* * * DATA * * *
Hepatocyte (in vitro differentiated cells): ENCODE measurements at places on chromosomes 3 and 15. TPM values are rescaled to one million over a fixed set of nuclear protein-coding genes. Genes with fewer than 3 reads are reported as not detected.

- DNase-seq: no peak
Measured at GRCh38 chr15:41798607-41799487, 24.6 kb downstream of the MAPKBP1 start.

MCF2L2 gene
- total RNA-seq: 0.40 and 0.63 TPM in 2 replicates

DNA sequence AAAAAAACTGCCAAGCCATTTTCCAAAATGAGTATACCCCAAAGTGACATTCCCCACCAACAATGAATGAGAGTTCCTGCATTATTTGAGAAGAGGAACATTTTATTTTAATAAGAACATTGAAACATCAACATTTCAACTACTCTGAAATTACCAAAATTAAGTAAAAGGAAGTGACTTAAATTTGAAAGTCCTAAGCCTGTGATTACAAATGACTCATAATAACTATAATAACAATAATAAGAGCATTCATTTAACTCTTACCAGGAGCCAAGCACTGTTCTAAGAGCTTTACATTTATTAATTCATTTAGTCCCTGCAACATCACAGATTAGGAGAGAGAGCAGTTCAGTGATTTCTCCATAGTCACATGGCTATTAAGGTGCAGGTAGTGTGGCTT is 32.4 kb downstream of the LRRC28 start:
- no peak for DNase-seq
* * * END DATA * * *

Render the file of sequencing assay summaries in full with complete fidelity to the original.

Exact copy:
Hepatocyte (in vitro differentiated cells): ENCODE measurements at places on chromosomes 3 and 15. TPM values are rescaled to one million over a fixed set of nuclear protein-coding genes. Genes with fewer than 3 reads are reported as not detected.

- DNase-seq: no peak
Measured at GRCh38 chr15:41798607-41799487, 24.6 kb downstream of the MAPKBP1 start.

MCF2L2 gene
- total RNA-seq: 0.40 and 0.63 TPM in 2 replicates

DNA sequence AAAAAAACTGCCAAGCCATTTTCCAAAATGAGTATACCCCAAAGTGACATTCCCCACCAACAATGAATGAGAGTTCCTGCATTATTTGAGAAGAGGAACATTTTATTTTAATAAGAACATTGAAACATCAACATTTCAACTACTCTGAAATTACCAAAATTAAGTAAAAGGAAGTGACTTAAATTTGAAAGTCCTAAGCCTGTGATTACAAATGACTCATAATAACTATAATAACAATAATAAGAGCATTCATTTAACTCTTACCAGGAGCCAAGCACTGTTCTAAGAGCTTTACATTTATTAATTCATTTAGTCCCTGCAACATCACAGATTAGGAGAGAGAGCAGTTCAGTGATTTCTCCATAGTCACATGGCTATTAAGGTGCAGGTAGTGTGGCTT is 32.4 kb downstream of the LRRC28 start:
- no peak for DNase-seq